Wall Street is freaking outOctober 11, 2018
Stock markets around the world plungeOctober 11, 2018
Trump says the Federal Reserve has 'gone crazy'October 10, 2018
North Korea's nuclear test weighs on global marketsSeptember 4, 2017
Tech stocks under pressure again Monday after Friday's plungeJune 12, 2017
On last 2016 trading day, global stocks mixed, U.S. futures edge upDecember 30, 2016
Stocks sank for the sixth consecutive day on Thursday, with the Dow Jones Industrial Average plunging more than 500 points. Even though the drop was not as dramatic as Wednesday's 800-point drop, Wall Street is more worried than ever.
The CBOE Volatility Index, sometimes referred to as the "market fear index," is at its highest point since February, CNBC reports. After a slight uptick, fears went skyrocketing on Thursday afternoon as sell-offs continued at frightening rates.
— FOREX.com (@FOREXcom) October 11, 2018
The VIX indicates when investors are getting concerned that markets aren't experiencing a simple "correction," as Treasury Secretary Steven Mnuchin characterized it. The spike to 28.84 shows that the Dow's 1,400-point loss over two days, as well as inflation and continually rising trade tensions between the U.S. and China, could seriously disrupt the relatively steady gains in recent months.
The decline over the past week has rippled through Asian markets, with indexes in Tokyo, Hong Kong, Shanghai, and Taiwan falling between 3 and 6 percent on Thursday. President Trump has blamed the Federal Reserve's newly-raised rates for the tumble. Read more at CNBC. Summer Meza
Stock markets around the world plunged Thursday, following one of the worst point drops in the Dow Jones Industrial Average's history on Wednesday.
Bloomberg reports that the 832-point drop triggered a massive U.S. sell-off, which rippled through Asian markets. Indexes in Tokyo, Hong Kong, Shanghai, and Taiwan plummeted between 3 and 6 percent, and experts say the rout will continue.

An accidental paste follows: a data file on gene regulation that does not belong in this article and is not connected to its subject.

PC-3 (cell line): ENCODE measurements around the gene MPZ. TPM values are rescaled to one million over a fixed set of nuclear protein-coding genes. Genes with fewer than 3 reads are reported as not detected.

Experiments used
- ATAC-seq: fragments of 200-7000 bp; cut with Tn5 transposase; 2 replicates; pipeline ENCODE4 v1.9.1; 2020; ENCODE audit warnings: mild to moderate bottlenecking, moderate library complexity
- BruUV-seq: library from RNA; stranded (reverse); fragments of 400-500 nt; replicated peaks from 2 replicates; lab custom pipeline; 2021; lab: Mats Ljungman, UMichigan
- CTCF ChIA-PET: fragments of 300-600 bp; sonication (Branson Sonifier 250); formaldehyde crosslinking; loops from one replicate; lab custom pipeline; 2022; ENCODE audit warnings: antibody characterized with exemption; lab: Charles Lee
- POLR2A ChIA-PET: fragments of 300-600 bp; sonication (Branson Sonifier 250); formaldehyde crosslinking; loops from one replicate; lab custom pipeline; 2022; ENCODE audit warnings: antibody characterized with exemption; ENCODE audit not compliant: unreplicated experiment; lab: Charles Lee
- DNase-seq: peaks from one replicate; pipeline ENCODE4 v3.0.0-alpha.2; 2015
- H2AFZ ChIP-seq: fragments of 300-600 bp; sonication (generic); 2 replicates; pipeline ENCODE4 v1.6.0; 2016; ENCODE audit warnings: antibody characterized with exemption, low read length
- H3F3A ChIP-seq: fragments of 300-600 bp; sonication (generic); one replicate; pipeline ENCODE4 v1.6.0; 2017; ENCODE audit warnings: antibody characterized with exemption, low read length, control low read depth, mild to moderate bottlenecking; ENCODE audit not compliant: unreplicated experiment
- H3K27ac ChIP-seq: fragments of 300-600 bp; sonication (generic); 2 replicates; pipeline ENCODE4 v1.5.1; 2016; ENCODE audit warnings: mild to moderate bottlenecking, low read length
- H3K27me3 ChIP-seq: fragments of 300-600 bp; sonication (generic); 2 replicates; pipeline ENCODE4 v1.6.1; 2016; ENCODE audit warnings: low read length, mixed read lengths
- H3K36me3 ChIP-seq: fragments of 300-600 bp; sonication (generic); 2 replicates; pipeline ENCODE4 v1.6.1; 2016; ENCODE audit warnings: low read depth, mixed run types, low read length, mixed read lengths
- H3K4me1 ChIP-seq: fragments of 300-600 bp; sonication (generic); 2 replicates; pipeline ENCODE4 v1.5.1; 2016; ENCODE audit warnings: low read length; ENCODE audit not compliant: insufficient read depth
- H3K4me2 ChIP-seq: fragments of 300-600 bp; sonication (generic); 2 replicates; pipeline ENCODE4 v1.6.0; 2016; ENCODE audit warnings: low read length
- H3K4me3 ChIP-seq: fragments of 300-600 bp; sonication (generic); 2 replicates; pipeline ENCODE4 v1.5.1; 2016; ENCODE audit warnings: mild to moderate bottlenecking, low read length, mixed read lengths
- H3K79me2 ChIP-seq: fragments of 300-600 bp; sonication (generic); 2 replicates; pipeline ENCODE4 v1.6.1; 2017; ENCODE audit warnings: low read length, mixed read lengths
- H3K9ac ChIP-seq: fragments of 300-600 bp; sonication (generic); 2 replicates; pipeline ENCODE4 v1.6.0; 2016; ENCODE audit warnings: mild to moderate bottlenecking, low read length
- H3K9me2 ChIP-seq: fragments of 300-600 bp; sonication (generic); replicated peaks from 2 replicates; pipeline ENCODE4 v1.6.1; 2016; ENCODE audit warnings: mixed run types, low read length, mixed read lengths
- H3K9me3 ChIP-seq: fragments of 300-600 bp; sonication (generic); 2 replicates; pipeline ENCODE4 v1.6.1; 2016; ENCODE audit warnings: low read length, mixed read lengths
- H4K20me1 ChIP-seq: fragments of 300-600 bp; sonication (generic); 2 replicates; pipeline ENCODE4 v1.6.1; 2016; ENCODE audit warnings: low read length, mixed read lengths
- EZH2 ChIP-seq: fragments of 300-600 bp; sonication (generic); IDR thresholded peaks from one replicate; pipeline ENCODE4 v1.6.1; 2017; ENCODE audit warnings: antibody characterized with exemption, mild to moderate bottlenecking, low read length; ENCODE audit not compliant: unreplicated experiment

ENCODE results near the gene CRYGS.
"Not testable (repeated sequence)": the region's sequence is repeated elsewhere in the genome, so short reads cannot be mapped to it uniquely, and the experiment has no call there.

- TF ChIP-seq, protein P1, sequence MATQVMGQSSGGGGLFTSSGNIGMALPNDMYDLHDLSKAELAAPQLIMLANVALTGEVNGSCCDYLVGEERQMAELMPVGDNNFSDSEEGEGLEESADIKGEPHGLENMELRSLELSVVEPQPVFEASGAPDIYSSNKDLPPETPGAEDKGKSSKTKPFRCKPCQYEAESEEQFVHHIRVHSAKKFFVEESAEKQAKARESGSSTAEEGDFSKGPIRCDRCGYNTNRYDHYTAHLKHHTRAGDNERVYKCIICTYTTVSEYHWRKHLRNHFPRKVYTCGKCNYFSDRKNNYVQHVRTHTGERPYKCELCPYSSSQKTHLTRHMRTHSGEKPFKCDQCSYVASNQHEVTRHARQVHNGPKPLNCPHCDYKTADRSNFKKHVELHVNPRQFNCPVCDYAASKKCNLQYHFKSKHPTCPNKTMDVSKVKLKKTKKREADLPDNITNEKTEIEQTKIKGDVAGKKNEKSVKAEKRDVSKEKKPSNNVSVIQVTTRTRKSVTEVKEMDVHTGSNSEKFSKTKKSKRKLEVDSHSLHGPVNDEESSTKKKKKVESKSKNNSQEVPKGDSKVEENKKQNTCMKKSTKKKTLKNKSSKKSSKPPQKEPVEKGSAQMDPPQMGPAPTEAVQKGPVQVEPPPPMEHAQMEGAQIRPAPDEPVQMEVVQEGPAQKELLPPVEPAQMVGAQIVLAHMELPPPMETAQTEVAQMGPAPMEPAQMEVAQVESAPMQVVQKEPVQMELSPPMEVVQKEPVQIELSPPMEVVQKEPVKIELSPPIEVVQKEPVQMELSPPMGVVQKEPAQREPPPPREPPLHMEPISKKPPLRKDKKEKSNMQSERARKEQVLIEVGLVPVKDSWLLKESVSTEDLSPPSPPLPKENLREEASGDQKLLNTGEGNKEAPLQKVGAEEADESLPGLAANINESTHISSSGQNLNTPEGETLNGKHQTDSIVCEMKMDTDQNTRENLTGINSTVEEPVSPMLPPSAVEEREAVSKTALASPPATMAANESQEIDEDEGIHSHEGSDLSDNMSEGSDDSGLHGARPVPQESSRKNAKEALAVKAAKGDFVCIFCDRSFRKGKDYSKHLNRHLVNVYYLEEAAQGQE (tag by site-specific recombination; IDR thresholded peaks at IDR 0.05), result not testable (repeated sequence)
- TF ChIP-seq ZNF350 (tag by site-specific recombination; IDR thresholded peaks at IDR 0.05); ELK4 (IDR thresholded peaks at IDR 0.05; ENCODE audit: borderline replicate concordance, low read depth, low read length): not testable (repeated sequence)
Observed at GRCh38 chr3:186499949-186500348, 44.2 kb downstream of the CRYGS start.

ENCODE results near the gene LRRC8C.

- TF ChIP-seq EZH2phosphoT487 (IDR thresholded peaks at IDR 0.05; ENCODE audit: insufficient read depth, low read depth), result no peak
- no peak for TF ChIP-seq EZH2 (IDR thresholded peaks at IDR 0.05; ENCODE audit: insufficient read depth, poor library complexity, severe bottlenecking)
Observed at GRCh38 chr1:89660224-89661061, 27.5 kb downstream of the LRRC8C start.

President Trump blamed the Federal Reserve's newly-raised rates for the tumble, but Treasury Secretary Steven Mnuchin said the "correction" in the market was "not particularly surprising." Analysts say rising trade tensions between the U.S. and China could continue to cause strife; the CBOE Volatility Index, sometimes referred to as the "market fear index," is at its highest point in about four months. Read more at Bloomberg. Summer Meza
In the wake of major drops in the Dow Jones Industrial Average and S&P 500 on Wednesday, President Trump said the markets are "in a correction that we've been waiting for, for a long time."
Speaking to reporters in Erie, Pennsylvania, Trump said the Federal Reserve has "gone crazy" for continuing to raise interest rates. "I think the Fed is making a mistake," he said. "They are so tight." It's rare for a president to remark on the short-term rises or drops in the stock market, and almost unprecedented for a president to publicly chastise Fed decisions.
The Dow dropped on Wednesday by over 800 points, the S&P fell more than 3 percent, and Nasdaq plummeted over 4 percent. Analysts say investors are worried about rising interest rates and trade tensions between the United States and China. Catherine Garcia
Global stocks fell on Monday as North Korea's sixth and most powerful nuclear test sent investors searching for safer investments. The yen, gold, and sovereign bonds rose. South Korea's benchmark stock index fell by more than 1 percent, and Japan's Nikkei lost nearly 1 percent. Europe's major exchanges opened down by more than 0.5 percent but recovered some of those gains later. U.S. markets are closed Monday for Labor Day, but U.S. stock-index futures fell, with Dow Jones Industrial Average futures down by 0.2 percent, and S&P 500 and Nasdaq-100 futures down by 0.3 percent. Harold Maass
U.S. stock futures edged down ahead of the start of the week's trading on Monday, with technology shares losing the most as they appeared headed for a second straight day of declines after Friday's plunge. The tech-heavy Nasdaq-100 was down by 0.6 percent early Monday, while the S&P 500 lost 0.2 percent and the Dow Jones Industrial Average about 0.1 percent. "All eyes will be on the U.S. tech giants when the U.S. stock markets open," said Kathleen Brooks, research director at City Index, in a note. "A second session of hefty losses for the Nasdaq and U.S. tech sector could spook the markets this week, so if we don't get a recovery then we may see a broader decline in growth assets." Harold Maass
Global stock markets were mixed on Friday, the last trading day of the year, ahead of the opening bell in the U.S. European stocks edged down while some Asian markets made gains. U.S. stock futures edged higher with the Dow Jones Industrial Average, the S&P 500, and the Nasdaq Composite benchmark indexes all rising by about 0.2 percent, signaling a positive start to the day. The Dow is poised to wrap up its best year in three years. U.S. stocks edged lower on Thursday as investors traded cautiously to close out 2016. Harold Maass